Global Landscapes Forum Outcome Statement

The Global Landscapes Forum, a two-day event held on the sidelines of the UN climate change negotiations as part of the Conference of the Parties (COP19) in Warsaw on 16-17 November 2013, was attended by over 1,200 experts on landscapes, agriculture and forestry.

The Forum was designed to inform the global climate and development frameworks —specifically the UN Framework Convention on Climate Change (UNFCCC) and the UN General Assembly (UNGA) — about the opportunities of a “landscape approach” to development.

Actions are not only needed by the inter-governmental processes but also by legislators, non-government organizations, the scientific community and the private sector, who are all encouraged to consider the recommendations from the Forum.

A landscape comprises an area of land and the people depending on or relating to it. This includes mountains, hills, rivers, lakes, living plants and animals; and human elements including farms, houses, roads, mines, structures and institutions, and their cultural and spiritual values.

There is a long history of segregating landscapes by sector, leading to fragmented and isolated management decisions. As a result we see many examples of unsustainable land use, leading to huge greenhouse gas emissions, loss of ecosystem services and unnecessary risks for livelihoods and food production.

A landscape approach seeks to better understand and recognize the interconnections between different land uses and different stakeholders by integrating them into a joint management process. This provides the opportunity to better handle trade-offs and realize synergies in the landscape.

We recognize that land use may become an important element of the post-2020 climate agreement. UNFCCC negotiators are seeking ways to link elements on Land Use, Land-Use Change and Forestry (LULUCF), REDD+, agriculture and other land uses.

We also recognize that the Sustainable Development Goals (SDGs) that will support the Post-2015 Development Agenda are aimed to be cross-cutting and holistic, and that a Goal encompassing agriculture and forestry, among other sectors and land uses, is one of the options currently under discussion.

For both of these global challenges, a landscape approach provides opportunities in formulating policies and targets, as well as implementing them. Landscapes hold the key to a very large part of the future we want.

The Global Landscapes Forum has articulated 13 actionable policy recommendations and incentives for a multilateral climate agreement, the SDG process as well as other actors. These recommendations, summarized below, are based on results of individual sessions and do not necessarily represent a consensus of the Forum as whole.

For more details, read the full list of recommendations from each session or the shorter executive summary of the recommendations.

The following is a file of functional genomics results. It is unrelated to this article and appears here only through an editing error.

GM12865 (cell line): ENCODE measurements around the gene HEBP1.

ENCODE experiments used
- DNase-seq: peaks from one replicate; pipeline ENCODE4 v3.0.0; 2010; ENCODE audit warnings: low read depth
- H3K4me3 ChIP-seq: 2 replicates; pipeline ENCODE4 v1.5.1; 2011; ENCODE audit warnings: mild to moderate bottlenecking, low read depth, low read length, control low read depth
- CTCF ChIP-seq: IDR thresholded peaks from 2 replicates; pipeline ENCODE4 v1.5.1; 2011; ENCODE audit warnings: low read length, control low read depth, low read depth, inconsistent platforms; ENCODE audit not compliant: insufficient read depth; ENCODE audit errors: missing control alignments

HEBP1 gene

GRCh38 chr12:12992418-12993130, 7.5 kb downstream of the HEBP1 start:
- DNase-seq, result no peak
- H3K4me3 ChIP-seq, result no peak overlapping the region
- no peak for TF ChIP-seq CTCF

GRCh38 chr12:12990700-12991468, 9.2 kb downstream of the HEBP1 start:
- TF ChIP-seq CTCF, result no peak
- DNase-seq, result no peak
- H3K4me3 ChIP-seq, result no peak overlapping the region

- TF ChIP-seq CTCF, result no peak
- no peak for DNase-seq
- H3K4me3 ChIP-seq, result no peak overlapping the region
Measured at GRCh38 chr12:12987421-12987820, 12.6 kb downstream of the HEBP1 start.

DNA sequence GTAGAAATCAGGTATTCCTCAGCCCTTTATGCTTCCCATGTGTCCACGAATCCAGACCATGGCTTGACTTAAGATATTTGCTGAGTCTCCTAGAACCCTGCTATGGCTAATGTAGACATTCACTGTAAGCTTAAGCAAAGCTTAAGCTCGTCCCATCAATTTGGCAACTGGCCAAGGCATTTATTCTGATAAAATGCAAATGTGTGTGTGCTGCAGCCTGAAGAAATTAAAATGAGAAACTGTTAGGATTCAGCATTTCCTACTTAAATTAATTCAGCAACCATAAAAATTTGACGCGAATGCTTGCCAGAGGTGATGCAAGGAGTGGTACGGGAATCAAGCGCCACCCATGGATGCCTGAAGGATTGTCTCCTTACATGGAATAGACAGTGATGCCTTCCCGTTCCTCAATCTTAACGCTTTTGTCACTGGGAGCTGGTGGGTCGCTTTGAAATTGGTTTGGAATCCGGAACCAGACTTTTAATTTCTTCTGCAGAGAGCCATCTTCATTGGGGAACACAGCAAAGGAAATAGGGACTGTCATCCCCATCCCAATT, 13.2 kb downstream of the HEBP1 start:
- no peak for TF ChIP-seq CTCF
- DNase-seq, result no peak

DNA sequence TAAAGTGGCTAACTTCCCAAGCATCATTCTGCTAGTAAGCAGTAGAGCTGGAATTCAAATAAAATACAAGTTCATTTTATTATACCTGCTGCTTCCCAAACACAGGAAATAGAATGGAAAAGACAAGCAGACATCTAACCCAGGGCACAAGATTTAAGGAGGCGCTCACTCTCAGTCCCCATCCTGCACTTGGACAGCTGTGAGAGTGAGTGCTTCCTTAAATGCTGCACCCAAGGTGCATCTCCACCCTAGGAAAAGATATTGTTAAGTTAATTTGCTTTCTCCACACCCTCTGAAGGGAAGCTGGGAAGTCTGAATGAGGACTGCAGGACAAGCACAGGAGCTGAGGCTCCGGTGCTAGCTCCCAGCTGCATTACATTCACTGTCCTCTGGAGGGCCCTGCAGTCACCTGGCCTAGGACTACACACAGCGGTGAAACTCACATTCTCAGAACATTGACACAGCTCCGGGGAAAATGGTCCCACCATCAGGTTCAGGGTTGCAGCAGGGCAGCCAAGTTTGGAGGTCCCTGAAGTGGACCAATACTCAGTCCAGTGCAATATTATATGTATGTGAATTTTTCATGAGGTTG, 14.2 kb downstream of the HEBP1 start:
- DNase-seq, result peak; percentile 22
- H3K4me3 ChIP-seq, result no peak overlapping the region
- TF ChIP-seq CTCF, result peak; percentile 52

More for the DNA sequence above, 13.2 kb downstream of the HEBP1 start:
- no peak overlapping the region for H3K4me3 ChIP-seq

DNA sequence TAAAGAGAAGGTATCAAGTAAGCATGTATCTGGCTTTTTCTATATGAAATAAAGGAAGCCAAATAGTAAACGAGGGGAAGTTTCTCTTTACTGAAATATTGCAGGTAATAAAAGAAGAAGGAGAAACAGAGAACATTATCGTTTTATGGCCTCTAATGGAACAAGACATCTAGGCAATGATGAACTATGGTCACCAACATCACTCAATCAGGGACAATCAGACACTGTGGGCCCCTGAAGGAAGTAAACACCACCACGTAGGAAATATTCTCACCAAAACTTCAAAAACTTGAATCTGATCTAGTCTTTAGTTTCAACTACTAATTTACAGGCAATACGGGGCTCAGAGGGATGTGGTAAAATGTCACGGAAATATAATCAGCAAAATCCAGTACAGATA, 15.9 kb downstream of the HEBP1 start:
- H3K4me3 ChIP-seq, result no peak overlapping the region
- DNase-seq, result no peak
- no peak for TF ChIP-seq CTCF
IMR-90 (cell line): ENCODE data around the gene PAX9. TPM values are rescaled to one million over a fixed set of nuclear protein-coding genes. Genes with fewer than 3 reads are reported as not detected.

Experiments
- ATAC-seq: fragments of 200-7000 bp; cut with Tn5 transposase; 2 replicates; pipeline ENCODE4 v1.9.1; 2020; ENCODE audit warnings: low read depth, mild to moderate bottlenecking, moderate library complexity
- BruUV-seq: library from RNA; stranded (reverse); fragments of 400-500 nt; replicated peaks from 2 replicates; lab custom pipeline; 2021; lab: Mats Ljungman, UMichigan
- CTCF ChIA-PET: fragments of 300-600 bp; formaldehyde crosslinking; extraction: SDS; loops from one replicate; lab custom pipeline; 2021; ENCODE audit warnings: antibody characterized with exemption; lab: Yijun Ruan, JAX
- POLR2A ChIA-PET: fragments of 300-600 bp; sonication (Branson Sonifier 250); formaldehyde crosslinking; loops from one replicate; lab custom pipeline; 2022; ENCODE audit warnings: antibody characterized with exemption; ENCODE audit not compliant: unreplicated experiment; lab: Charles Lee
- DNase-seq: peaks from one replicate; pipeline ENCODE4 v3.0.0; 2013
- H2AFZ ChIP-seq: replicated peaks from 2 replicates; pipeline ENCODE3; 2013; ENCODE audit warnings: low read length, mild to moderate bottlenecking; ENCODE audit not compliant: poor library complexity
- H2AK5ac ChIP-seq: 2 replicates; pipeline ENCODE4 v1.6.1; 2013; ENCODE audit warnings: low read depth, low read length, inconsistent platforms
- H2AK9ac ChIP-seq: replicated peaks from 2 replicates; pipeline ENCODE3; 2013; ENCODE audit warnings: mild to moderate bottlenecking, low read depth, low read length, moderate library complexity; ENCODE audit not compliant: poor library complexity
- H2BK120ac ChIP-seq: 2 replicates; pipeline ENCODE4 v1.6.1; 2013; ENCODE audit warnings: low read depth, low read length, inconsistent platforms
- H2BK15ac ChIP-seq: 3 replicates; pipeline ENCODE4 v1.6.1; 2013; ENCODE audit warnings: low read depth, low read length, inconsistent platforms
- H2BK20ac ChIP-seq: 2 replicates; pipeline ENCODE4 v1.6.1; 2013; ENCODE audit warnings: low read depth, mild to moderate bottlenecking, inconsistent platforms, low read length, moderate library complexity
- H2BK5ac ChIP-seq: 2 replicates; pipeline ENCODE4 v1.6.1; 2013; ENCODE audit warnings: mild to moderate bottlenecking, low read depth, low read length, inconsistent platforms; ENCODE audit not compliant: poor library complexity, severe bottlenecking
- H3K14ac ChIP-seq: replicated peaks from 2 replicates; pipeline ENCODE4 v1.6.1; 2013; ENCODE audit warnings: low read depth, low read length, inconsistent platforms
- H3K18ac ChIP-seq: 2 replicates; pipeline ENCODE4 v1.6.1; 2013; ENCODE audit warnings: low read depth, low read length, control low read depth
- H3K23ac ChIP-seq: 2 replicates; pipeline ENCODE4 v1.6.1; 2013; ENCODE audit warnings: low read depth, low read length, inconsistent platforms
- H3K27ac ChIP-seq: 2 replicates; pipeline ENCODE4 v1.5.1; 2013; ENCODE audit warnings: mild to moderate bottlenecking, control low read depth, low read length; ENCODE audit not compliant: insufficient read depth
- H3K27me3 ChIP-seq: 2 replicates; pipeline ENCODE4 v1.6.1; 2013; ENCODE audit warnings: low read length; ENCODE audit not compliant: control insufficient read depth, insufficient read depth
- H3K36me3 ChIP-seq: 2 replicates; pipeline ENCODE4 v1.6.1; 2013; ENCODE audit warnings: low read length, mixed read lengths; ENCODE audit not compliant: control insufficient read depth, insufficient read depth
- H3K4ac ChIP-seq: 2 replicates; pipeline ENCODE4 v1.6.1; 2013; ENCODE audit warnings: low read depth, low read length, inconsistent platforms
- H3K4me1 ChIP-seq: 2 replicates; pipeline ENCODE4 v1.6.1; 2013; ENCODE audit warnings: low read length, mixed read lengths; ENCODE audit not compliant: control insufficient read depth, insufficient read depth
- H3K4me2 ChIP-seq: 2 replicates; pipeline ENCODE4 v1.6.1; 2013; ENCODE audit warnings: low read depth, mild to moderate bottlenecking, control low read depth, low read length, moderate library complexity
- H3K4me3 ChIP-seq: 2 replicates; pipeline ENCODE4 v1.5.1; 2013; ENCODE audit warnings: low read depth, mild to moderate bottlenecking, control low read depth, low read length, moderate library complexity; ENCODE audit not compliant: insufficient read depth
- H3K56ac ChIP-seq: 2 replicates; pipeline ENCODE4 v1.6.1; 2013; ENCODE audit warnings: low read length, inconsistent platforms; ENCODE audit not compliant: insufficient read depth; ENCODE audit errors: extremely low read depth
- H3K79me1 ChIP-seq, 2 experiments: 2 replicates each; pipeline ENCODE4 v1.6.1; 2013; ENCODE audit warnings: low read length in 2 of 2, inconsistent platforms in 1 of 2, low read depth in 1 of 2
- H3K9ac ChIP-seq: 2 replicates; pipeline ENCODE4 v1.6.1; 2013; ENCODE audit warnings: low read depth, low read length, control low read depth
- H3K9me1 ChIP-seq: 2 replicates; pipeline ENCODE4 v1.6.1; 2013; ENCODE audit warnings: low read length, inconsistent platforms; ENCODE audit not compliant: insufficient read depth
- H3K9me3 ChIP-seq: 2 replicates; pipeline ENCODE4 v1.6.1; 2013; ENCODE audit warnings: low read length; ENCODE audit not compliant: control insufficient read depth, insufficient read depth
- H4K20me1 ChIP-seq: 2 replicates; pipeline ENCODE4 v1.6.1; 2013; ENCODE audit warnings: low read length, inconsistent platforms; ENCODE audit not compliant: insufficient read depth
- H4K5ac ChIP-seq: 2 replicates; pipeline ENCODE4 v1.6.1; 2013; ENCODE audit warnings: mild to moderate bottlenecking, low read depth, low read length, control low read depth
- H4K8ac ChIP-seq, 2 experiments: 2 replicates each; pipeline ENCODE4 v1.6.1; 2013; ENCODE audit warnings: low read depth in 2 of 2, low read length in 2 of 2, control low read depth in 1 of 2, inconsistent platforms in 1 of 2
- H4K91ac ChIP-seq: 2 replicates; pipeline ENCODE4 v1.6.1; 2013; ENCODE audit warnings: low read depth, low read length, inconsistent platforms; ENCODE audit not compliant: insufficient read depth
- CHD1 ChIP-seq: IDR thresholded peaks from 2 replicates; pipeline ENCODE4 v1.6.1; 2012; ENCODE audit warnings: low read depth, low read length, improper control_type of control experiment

1. Apply landscape approach principles to REDD+

Deforestation and forest degradation account for 10–15% of global human-induced greenhouse gas emissions. The causes of deforestation vary both regionally and temporally, and generally do not occur in isolation but operate through a complex range of interactions.

The principal objective of the UNFCCC’s Reducing Emissions from Deforestation and forest Degradation (REDD+) is to decrease greenhouse gas emissions by financially incentivizing countries to maintain forest cover. For a host of reasons, the scheme has also come to incorporate biodiversity, poverty, governance and adaptation objectives.

Applying the landscape approach concept to REDD+ can encourage cross-sectoral perspectives to deliver on equity goals, co-benefits and multilevel governance of natural resources.

Negotiators should:

  • Approach mitigation in an integrated way to capture all the related co-benefits of activities.
  • Address missing institutions.
  • Consider data from land-use change models that simulate and map future biodiversity loss, commodity production trends and change in land cover, to inform land-use planning and REDD+ policies.
  • Encourage countries to formulate and implement policies that go beyond carbon benefits to co-benefits.

2. Consider landscapes in the post-2015 Sustainable Development Goal framework

A comprehensive SDG framework should enable and compel the development of mutually supportive goals, while counteracting institutional silos. A sustainable landscape goal would provide an integrated and coherent picture, thereby supporting the performance of future SDGs.

A new investment asset class focusing on sustainable landscapes is emerging, but to successfully scale up that investment, long-term enabling conditions are required. An SDG focusing on sustainable landscapes could unlock private sector innovation and investment, turning trade-offs into synergies.

Negotiators should:

  • Support the inclusion of socially just, effective and holistic policies to address natural resource management, through the landscape approach, in the post-2015 SDG framework.
  • Consider sustainable landscapes as a standalone SDG, with targets defined across sectors as well as by individual sectors.

3. Recognize the role of agriculture in climate change

Agriculture can be used for both adaptation to and mitigation of climate change. The sector accounts for 29% of GDP in developing countries and provides jobs for 65% of their populations. At the same time, agriculture accounts for 14–24% of global greenhouse gas emissions and is the main driver of deforestation.

Sustainable landscape management could increase food production, strengthen farmers’ resilience to climate change and reduce emissions of greenhouse gases. To ensure that agriculture contributes to adaptation and mitigation efforts without undermining food production and the fight against poverty, negotiators should:

  • Continue to consider agriculture as part of the SBSTA process.
  • Provide an integrated way of approaching mitigation through the Green Climate Fund and other mechanisms that favor actions that generate adaptation co-benefits.
  • Ensure that the Green Climate Fund supports smallholder farmers.

4. Address gender inequalities

As men’s and women’s levels of responsibility and decision making over natural resources vary from sedentary agriculture, pastoralist, and shifting cultivation cultures, overlooking gender differences can result in incorrect assessments of the trade-offs and effects of policies on communities.